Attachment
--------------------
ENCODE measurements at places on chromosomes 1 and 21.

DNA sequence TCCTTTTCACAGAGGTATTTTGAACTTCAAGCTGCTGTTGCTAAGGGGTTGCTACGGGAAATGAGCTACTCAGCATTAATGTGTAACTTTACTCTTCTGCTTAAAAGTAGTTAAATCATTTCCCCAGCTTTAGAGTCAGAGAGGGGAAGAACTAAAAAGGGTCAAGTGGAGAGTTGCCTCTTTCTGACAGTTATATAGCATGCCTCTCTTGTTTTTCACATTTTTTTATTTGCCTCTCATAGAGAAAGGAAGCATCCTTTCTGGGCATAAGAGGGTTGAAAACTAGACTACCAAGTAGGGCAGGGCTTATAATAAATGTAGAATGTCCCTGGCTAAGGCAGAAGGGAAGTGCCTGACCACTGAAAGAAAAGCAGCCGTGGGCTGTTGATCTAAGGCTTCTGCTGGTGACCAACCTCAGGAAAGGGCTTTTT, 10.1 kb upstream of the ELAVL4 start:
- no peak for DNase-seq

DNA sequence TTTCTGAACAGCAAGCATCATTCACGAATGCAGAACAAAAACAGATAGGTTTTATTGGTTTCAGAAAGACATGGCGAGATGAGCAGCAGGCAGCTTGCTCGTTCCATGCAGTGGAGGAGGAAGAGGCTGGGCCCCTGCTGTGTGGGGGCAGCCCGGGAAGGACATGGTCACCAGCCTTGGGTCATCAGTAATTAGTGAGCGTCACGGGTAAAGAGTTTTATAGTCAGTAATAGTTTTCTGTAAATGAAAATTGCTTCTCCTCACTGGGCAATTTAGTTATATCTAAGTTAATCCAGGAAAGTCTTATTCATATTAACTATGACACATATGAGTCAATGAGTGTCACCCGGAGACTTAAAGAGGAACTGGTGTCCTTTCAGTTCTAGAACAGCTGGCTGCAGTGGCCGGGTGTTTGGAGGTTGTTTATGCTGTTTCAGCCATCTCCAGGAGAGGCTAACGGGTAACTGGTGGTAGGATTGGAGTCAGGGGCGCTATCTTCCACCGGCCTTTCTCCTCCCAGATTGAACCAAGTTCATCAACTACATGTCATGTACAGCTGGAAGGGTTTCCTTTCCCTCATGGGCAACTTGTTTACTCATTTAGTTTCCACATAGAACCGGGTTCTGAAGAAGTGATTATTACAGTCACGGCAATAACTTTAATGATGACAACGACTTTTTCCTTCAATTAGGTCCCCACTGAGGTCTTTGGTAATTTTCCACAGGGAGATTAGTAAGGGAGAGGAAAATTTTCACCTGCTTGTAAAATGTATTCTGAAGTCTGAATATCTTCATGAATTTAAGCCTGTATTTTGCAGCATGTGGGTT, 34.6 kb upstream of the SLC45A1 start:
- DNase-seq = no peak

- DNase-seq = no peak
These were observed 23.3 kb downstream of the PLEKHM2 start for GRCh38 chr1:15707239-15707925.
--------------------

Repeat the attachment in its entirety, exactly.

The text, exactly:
ENCODE measurements at places on chromosomes 1 and 21.

DNA sequence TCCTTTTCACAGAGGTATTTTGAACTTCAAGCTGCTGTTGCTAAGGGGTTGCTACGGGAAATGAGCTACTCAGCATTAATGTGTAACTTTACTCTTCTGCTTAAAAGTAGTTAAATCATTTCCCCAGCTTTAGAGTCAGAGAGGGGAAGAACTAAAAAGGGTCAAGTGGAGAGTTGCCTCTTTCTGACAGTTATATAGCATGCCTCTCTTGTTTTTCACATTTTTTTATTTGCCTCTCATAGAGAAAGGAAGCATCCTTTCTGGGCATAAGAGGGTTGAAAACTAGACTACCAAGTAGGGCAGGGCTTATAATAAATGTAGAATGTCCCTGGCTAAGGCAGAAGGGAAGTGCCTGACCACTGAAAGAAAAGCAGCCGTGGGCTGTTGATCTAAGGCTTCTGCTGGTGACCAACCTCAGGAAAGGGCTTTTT, 10.1 kb upstream of the ELAVL4 start:
- no peak for DNase-seq

DNA sequence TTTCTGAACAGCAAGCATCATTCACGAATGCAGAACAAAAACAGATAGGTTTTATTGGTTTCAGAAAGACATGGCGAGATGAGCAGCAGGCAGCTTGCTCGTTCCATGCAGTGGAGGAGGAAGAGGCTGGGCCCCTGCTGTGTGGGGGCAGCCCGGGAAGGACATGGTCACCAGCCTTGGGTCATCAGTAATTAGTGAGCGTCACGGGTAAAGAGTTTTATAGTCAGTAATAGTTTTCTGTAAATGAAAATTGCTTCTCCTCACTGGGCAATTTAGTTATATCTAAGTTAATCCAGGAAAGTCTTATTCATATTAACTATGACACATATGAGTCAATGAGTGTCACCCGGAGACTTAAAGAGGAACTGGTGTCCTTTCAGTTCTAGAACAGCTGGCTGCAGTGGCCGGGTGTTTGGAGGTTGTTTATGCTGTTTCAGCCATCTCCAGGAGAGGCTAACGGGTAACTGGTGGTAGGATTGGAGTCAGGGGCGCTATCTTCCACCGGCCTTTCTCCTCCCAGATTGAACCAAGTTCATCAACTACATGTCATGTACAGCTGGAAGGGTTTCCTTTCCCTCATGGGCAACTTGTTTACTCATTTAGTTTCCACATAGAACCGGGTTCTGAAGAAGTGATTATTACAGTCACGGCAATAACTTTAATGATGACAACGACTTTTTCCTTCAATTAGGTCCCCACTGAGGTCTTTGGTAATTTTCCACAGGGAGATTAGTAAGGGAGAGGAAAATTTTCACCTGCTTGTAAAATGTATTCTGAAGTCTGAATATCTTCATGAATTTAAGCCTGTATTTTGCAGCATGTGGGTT, 34.6 kb upstream of the SLC45A1 start:
- DNase-seq = no peak

- DNase-seq = no peak
These were observed 23.3 kb downstream of the PLEKHM2 start for GRCh38 chr1:15707239-15707925.